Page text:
Active listening is an essential strategy for negotiating with difficult people, as discussed in this valuable post from At Counsel Table,
Have you ever found yourself negotiating with a brick wall? Maybe not a wall, but an opponent, coworker, spouse or five-year old so entrenched in her position that it seems to take a herculean effort to procure even the slightest movement?
I’ve previously quoted from the slim but powerful text about negotiation strategy, Getting To Yes. One of the authors of that landmark, William Ury, subsequently wrote Getting Past No: Negotiating With Difficult People. I don’t know about you, but anyone who doesn’t go along with my program is clearly difficult.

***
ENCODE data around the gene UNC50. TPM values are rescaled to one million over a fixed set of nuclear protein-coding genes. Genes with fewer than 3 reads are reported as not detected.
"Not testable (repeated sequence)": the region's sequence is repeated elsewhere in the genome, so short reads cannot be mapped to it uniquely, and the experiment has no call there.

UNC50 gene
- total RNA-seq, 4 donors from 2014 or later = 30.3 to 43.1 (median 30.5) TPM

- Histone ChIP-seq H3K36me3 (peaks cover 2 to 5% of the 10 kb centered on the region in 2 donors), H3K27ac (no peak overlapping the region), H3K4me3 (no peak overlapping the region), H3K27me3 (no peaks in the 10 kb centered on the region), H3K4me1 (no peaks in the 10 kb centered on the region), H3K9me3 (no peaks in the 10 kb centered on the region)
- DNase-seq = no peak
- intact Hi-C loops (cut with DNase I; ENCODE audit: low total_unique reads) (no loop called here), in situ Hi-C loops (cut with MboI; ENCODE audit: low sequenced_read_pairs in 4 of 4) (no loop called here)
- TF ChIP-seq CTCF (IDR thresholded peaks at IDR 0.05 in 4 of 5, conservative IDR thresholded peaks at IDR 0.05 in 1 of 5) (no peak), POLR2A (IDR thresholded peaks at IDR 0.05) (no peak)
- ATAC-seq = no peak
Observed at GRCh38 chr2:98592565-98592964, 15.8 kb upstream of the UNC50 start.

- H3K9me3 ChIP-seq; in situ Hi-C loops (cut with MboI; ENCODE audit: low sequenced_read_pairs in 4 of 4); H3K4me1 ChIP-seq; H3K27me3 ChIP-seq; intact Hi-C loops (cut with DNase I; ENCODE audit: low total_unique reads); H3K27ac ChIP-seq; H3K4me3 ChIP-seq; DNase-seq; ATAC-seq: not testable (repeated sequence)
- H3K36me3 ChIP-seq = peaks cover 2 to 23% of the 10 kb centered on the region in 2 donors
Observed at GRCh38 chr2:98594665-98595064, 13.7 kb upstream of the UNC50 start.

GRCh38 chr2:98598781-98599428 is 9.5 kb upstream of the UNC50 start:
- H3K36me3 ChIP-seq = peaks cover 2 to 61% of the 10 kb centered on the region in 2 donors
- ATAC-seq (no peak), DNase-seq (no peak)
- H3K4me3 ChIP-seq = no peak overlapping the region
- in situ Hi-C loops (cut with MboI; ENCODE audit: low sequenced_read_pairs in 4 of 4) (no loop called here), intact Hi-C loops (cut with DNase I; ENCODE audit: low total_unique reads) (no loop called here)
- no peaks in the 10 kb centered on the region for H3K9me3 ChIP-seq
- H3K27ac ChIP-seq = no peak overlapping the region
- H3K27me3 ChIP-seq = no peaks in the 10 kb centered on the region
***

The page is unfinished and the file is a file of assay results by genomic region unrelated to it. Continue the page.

Ury developed a five-step strategy for making progress with these . . . er . . . difficult people. The first step is to take your own emotions out of the equation; this will help prevent you from reacting without thinking, which can immediately stall or even end productive negotiations. Ury calls this Going to the…
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